As an atheist, I came to know the existence of God – not through something that somebody told me or something that I read – but through silence. In silent contemplation of the natural world, I became aware of infinite presence. Intellectually, I reasoned this to be the Uncreated Creator, the Uncaused Cause, the Infinite/Eternal Source – that which everyone calls God.
As the Catechism of the Catholic Church says:
“The world, and man, attest that they contain within themselves neither their first principle nor their final end, but rather that they participate in Being itself, which alone is without origin or end. Thus, in different ways, man can come to know that there exists a reality which is the first cause and final end of all things, a reality “that everyone calls ‘God.’” [Para 34]
Knowledge of God’s existence can be self-evident and it also can be reached through reason. We could say, then, that faith is not necessary for this kind of knowing God. But… is this truly knowing God? No. It is merely knowing that that which we call God exists. This is important, undoubtedly, but it is not nearly enough. If we are to be truly and fully human, then we must come to knowledge of God through personal relationship and intimate interaction with Him. And that is why God chooses to reveal Himself to us – this is the foundational belief of the three great religions of the world: Judaism, Christianity, and Islam. Through the prophets and His Word as written in the Hebrew Testament, (or, as Muslims believe, through Mohammed and the Qu’ran) God gives something of Godself to us, revealing to us what God wants us to know. As a Christian, I believe that God reveals Godself finally and most fully, through the Incarnation of God’s Word, who is Jesus Christ.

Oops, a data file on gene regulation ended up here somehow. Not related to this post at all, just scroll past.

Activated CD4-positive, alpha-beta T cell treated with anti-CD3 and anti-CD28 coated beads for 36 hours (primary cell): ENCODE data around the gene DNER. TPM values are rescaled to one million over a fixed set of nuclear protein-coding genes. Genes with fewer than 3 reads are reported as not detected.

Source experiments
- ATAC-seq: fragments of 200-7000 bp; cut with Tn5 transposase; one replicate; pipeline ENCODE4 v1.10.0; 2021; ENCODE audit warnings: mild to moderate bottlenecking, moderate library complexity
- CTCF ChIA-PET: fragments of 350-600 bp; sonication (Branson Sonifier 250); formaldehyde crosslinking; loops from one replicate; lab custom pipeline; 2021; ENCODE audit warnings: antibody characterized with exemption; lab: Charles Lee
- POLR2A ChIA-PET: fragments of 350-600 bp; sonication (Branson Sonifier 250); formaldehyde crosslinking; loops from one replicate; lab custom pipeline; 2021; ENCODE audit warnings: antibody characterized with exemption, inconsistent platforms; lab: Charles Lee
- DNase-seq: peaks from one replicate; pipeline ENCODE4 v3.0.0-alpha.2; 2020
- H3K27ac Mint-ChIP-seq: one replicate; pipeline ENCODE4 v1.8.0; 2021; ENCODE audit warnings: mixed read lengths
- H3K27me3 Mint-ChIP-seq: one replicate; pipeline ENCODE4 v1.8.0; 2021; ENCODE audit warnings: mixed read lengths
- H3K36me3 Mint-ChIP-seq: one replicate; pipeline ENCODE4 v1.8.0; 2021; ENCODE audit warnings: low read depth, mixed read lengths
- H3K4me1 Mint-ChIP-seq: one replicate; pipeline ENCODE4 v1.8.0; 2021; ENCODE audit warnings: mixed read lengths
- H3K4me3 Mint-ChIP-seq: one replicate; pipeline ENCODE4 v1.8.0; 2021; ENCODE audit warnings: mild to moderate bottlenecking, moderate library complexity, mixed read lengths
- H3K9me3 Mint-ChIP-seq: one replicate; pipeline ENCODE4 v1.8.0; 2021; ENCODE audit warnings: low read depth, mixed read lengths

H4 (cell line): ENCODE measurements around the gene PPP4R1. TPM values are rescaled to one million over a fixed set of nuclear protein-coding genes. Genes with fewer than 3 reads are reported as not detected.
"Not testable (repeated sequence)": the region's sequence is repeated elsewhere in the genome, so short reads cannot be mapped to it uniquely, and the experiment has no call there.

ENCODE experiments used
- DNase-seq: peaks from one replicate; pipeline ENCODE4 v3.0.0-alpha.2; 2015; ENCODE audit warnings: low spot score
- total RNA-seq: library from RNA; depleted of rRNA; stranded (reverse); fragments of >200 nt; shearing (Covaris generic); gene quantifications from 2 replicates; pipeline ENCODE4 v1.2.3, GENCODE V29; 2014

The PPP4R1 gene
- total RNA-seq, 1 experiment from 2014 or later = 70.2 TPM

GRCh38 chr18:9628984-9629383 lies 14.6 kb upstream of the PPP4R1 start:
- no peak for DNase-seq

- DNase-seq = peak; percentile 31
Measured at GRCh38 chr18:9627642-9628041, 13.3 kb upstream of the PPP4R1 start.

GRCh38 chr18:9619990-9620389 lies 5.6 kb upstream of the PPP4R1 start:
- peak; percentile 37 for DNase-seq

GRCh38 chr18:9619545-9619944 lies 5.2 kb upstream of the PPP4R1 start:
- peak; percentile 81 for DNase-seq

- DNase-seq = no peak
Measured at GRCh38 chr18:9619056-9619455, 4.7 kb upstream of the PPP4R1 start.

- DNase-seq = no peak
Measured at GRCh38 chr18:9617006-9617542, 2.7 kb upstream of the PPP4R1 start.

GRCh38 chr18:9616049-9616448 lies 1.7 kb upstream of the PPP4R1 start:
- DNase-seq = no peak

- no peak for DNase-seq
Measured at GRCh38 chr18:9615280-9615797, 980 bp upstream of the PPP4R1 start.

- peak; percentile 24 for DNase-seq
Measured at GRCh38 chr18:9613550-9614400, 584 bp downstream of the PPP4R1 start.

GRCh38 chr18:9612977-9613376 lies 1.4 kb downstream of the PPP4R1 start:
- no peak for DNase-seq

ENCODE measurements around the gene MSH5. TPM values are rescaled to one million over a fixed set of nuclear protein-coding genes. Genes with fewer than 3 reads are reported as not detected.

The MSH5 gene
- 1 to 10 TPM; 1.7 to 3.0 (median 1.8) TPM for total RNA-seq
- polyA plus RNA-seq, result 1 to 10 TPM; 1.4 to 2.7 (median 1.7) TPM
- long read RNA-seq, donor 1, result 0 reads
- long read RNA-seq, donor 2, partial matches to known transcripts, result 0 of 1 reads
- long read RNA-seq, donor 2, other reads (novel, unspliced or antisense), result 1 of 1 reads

– This post is not to argue who has God’s true Revelation and who does not. This post is to underscore the fact that, if God does not reveal Godself to us, then we cannot come into intimate and personal relationship with Him. We can say that we believe in the existence of God – but we cannot say that God is loving or that God is merciful without God’s pure gift of Revelation and its counterpart gift of faith. It is not certainty that is required for our union with God – it is faith. To take a leap of faith is something purely beautiful and exquisitely profound – so much so that God veils Godself in the deepest Mystery in order to elicit this response from us, giving just enough of Himself through Divine Revelation so that we, in wanting more, may fly….
Without Revelation and our response to it, which is faith, conclusions could be drawn that the Creator is an impersonal “God” and we would be merely deists. Or, left to our own imagination, we could worship creation instead of the Creator and continually invent a plethora of gods and religions. (After becoming aware of the existence of God, I, myself, tried to invent my own religion.) But, God does not want this for us. God made us for Godself and seeks union with us, knowing that our hearts are restless until they rest in God. Therefore, we are not left with reason alone. Through Divine Revelation, God speaks to us. And, through faith, we listen.
© 2015 Christina Chase
 St. Augustine, Confessions – “Thou hast made us for Thyself, and our hearts are restless until they rest in Thee.”
Although crippled by disease, I'm fully alive in love. I write about the terrible beauty and sacred wonder of life, while living with physical disability and severe dependency. A revert to the Catholic faith through atheism, I'm not afraid to ask life's big questions. I explore what it means to be fully human through my weekly blog and have written a book: It's Good to Be Here, published by Sophia Institute Press.